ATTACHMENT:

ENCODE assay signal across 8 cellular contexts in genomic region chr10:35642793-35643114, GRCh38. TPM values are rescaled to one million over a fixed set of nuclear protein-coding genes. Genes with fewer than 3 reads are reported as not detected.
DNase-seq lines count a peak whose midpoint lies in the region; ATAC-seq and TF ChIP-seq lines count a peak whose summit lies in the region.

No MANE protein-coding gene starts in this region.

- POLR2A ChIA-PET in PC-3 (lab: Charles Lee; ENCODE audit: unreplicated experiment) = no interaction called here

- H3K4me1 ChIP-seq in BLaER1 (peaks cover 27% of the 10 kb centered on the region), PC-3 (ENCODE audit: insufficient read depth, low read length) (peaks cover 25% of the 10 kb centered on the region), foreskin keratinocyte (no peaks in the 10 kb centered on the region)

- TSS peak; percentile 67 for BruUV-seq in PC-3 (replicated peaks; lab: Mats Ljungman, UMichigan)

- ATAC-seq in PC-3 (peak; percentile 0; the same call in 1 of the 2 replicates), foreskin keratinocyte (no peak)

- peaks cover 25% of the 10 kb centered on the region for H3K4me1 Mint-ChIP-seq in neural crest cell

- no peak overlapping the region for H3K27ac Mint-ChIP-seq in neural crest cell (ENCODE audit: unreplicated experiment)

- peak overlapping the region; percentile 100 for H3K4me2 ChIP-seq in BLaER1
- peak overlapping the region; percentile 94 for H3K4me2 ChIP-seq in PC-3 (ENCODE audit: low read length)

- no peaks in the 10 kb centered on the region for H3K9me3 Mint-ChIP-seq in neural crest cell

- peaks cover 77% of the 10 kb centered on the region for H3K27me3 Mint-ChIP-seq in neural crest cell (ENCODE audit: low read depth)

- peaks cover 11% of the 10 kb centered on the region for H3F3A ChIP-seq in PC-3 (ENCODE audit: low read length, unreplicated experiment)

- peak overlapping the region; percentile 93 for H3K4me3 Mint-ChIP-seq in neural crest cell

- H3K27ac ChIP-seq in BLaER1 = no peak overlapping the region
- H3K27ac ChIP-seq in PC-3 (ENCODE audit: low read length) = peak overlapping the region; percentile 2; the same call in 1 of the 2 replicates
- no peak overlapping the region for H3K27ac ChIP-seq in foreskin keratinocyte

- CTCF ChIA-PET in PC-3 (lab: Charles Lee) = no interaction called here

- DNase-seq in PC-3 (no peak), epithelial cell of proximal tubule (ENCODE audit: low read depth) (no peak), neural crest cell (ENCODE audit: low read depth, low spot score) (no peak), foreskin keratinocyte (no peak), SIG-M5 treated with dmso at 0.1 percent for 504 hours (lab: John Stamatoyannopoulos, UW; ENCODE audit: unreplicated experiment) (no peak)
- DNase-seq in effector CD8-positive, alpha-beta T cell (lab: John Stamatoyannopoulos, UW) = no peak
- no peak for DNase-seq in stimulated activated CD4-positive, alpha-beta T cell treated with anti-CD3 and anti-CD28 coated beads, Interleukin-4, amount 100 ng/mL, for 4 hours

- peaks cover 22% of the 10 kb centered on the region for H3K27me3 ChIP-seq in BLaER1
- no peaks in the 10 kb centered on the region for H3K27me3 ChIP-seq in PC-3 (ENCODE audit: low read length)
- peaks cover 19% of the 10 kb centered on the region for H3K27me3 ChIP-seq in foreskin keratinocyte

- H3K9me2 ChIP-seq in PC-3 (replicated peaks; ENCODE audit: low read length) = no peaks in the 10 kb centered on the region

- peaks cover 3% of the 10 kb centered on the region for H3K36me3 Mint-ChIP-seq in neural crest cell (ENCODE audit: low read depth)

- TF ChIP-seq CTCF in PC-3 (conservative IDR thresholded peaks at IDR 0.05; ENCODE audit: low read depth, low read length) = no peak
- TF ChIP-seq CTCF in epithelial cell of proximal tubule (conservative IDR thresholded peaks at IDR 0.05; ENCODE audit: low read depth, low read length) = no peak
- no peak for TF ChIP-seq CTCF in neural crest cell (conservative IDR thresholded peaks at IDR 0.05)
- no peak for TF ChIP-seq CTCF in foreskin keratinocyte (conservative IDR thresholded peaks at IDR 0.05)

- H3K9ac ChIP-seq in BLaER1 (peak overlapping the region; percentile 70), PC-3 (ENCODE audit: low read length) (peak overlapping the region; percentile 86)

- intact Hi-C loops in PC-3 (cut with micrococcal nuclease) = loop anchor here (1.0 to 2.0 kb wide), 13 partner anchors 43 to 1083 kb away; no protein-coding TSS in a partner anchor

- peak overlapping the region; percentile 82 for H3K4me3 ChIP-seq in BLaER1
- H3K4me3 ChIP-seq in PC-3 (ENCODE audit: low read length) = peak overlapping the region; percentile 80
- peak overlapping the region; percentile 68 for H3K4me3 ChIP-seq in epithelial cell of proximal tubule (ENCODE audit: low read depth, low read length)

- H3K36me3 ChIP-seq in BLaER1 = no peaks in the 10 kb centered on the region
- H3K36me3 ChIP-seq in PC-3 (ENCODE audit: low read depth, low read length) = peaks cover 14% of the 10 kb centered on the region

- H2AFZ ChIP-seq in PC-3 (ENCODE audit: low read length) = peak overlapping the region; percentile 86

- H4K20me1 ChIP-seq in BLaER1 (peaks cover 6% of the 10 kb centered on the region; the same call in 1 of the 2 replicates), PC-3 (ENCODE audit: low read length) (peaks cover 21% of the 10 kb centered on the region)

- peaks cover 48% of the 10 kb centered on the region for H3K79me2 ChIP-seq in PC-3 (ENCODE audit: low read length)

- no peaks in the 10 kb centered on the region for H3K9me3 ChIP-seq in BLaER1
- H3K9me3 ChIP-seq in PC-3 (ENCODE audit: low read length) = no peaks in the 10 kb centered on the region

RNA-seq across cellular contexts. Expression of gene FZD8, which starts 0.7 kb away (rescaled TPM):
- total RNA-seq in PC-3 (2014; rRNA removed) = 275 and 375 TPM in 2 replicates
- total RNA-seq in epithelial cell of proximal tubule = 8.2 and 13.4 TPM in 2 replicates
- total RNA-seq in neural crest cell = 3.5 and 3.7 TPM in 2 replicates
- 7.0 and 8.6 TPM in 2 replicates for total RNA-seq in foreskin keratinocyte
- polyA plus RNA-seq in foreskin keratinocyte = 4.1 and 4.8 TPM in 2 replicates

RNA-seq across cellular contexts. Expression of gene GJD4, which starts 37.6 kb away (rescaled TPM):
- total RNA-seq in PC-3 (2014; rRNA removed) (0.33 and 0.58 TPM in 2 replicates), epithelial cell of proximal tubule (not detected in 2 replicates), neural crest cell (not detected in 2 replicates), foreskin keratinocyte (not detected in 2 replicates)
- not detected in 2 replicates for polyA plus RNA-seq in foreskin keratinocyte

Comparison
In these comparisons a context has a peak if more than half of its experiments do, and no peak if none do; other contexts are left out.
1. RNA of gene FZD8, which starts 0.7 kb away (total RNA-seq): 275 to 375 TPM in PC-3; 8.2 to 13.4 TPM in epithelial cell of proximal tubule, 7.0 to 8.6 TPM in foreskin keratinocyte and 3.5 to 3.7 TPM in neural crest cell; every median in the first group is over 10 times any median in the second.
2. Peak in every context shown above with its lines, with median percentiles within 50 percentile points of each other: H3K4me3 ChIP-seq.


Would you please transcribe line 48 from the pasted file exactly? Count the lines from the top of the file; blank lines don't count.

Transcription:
- 7.0 and 8.6 TPM in 2 replicates for total RNA-seq in foreskin keratinocyte